// this function will only do a heap deallocation if 'len > 512'.
fm_free(&fm, result);

What this does in the above case is use the stack if the string fits into 512 bytes or less. Otherwise it uses a heap allocation. This can be useful if, say, 99% of the time, the string fits into 512 bytes or less. However, let's say there's some crazy exotic case you might occasionally need to handle where the string is 32 kilobytes where the user fell asleep on his keyboard or something like that. This allows both situations to be handled without problems.

The actual version I use in production also has its own version of realloc and calloc and so forth as well as standard-conforming C++ data structures built on the same concept, but I extracted the minimum necessary to illustrate the concept.

It does have the caveat that it's dangerous to copy around and you shouldn't return pointers allocated through it (they could end up being invalidated as the FastMem instance is destroyed). It's meant to be used for simple cases within a local function's scope where you would be tempted to always use the stack/VLAs otherwise where some rare case might cause buffer/stack overflows. It's not a general-purpose allocator and should not be used as such.

I actually created it ages ago in response to a situation in a legacy codebase using C89 that a former team thought would never happen where a user managed to name an item with a name that was over 2047 characters long (maybe he fell asleep on his keyboard). My colleagues actually tried to increase the size of the arrays allocated in various places to 16,384 in response at which point I thought it was getting ridiculous and just exchanging a greater risk of stack overflow in exchange for lesser risk of buffer overflow. This provided a solution that was very easy to plug in to fix those cases by just adding a couple of lines of code. This allowed the common case to be handled very efficiently and still utilize the stack without those crazy rare cases that demanded the heap crashing the software. However, I've found it useful since then even after C99 since VLAs still can't protect us against stack overflows. This one can but still pools from the stack for small allocation requests.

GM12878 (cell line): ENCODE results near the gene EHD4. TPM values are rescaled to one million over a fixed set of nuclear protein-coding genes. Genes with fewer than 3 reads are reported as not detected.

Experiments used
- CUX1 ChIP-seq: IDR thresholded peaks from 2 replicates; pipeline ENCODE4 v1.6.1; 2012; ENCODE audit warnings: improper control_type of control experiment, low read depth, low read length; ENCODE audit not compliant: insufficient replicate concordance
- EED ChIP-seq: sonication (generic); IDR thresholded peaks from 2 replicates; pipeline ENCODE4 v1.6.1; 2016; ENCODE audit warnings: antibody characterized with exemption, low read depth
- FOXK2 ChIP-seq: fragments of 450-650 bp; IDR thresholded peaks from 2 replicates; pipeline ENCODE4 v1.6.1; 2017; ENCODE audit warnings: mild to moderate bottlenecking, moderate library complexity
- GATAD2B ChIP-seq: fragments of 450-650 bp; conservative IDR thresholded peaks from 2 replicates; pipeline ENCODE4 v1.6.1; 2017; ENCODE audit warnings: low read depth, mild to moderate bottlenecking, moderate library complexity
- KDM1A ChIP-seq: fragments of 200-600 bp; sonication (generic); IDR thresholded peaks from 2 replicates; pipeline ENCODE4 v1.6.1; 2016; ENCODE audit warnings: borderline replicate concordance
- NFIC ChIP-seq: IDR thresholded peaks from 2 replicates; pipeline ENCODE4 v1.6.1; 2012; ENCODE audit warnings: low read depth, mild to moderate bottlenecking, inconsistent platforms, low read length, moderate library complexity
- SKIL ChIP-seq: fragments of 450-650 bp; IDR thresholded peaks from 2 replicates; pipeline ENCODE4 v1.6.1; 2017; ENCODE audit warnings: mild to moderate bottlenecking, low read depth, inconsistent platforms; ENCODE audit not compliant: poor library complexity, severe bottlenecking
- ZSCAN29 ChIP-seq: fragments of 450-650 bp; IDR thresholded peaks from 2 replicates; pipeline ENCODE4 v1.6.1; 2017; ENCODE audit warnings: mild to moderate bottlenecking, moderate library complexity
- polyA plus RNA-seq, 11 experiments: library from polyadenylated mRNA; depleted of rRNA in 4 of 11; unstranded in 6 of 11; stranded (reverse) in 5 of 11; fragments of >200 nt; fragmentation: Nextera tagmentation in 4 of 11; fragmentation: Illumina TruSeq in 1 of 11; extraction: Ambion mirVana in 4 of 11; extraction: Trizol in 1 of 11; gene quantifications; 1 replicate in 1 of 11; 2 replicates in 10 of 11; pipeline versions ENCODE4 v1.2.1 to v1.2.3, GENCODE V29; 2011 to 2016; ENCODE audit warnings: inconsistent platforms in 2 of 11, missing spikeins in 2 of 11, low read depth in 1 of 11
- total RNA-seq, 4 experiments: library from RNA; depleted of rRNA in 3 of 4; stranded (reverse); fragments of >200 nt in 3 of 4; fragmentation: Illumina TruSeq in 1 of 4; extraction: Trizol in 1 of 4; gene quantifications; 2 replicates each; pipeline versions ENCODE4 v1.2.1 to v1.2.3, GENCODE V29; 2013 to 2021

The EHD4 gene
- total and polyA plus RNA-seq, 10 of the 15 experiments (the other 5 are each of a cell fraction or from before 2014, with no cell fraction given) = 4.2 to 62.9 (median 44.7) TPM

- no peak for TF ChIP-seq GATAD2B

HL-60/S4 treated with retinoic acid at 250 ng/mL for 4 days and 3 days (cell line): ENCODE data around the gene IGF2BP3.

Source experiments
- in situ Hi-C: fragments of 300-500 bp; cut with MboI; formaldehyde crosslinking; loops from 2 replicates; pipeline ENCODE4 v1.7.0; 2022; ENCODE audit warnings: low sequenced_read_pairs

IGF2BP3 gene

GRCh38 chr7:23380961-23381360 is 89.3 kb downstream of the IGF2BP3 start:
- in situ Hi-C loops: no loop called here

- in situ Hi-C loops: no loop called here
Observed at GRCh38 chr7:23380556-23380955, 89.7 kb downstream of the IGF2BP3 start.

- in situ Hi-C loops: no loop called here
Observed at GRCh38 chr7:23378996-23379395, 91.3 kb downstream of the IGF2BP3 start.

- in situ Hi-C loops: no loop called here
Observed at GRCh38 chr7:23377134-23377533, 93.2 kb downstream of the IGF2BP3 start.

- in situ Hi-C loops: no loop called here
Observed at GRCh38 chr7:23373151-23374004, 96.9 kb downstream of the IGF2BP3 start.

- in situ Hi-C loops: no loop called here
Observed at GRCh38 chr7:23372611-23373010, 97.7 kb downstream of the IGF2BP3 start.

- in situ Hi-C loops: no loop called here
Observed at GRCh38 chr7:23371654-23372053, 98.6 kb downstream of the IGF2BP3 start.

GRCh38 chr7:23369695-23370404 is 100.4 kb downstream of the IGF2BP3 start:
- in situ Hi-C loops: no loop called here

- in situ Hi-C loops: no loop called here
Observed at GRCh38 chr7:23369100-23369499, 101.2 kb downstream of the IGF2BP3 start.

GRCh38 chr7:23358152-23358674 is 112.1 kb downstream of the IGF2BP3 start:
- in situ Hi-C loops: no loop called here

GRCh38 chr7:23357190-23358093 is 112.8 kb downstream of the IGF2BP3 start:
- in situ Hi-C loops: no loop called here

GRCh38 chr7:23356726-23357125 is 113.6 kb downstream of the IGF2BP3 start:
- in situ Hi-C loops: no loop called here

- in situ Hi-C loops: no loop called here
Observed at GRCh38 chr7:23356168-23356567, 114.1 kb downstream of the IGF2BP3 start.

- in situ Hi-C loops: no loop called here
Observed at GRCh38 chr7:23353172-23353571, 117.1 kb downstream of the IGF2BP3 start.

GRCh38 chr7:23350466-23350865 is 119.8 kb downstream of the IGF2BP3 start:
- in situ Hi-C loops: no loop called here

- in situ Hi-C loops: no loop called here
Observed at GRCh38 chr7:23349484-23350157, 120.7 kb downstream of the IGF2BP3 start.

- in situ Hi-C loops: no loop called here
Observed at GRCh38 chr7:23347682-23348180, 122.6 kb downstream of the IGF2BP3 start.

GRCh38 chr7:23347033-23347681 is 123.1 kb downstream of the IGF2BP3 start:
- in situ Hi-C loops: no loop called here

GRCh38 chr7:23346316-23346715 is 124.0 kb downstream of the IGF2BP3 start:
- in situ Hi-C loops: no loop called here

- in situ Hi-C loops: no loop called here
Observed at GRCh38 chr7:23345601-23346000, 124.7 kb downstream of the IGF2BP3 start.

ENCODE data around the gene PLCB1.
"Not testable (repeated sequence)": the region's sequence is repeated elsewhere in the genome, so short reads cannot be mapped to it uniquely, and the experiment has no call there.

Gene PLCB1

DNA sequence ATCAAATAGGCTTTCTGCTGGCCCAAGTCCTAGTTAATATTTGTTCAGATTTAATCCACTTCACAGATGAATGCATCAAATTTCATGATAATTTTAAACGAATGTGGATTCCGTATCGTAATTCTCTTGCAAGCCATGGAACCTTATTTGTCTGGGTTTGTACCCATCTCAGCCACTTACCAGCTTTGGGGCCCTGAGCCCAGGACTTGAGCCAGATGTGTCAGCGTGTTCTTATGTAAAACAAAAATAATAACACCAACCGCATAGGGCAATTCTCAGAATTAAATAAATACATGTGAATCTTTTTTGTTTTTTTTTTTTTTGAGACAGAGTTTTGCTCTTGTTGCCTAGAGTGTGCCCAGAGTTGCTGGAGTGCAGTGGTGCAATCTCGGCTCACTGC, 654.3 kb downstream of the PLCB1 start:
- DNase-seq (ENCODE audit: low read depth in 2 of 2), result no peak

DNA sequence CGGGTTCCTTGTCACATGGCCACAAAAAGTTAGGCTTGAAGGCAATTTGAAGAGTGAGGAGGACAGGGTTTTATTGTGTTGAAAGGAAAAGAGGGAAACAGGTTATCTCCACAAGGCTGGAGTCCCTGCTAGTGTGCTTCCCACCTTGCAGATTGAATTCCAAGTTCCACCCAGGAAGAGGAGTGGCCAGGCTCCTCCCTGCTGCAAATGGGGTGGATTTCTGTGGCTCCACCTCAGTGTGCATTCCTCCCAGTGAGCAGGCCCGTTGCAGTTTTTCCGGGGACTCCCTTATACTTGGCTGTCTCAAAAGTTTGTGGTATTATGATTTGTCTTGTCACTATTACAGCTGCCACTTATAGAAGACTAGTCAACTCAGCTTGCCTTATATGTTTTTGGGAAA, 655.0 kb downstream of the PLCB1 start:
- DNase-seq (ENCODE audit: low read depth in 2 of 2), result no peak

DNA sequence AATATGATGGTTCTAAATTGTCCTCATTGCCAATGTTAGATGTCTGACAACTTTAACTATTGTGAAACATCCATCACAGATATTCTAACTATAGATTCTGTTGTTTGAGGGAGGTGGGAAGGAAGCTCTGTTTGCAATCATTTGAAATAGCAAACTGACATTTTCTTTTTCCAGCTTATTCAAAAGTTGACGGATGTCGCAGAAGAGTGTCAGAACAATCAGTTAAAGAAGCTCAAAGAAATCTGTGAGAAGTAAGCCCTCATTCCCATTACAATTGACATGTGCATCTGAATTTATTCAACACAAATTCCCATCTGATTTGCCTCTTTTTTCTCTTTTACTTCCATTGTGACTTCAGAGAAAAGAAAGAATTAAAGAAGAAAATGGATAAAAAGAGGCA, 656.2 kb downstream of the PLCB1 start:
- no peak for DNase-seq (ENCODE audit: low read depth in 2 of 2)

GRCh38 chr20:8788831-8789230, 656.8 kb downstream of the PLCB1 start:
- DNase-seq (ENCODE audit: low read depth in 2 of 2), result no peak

1

The call stack is always limited. On mainstream OSes like Linux or Windows the limit is one or a few megabytes (and you could find ways to change it). With some multi-threaded applications, it could be lower (because the threads could be created with a smaller stack). On embedded systems, it could be as small as a few kilobytes. A good rule of thumb is to avoid call frames larger than a few kilobytes.

So using a VLA makes sense only if you are sure that your len is small enough (at most a few dozens of thousands). Otherwise you have a stack overflow and that is a case of undefined behavior, a very scary situation.

However, using manual C dynamic memory allocation (e.g. calloc or malloc & free) has also its drawbacks:

  • it can fail and you should always test for failure (e.g. calloc or malloc returning NULL).

  • it is slower: a successful VLA allocation takes a few nanoseconds, a successful malloc could need several microseconds (in the good cases, only a fraction of a microsecond) or even more (in pathological cases involving thrashing, much more).

  • it is much harder to code: you can free only when you are sure that the pointed zone is no more used. In your case you might call both calloc and free in the same routine.

If you know that most of the time your result (a very poor name, you never should return the address of an automatic variable VLA; so I'm using buf instead of result below) is small you could special case it, e.g.

char tinybuf[256];
char *buf = (len<sizeof(tinybuf))?tinybuf:malloc(len);
if (!buf) { perror("malloc"); exit(EXIT_FAILURE); };
fill_buffer(buf, len);
send_buffer_on_network(buf, len);
if (buf != tinybuf) 
  free(buf);

However, the above code is less readable and is probably premature optimization. It is however more robust than a pure VLA solution.

PS. Some systems (e.g. some Linux distributions are enabling by default) have memory overcommitment (which makes malloc giving some pointer even if there is not enough memory). This is a feature I dislike and usually disable on my Linux machines.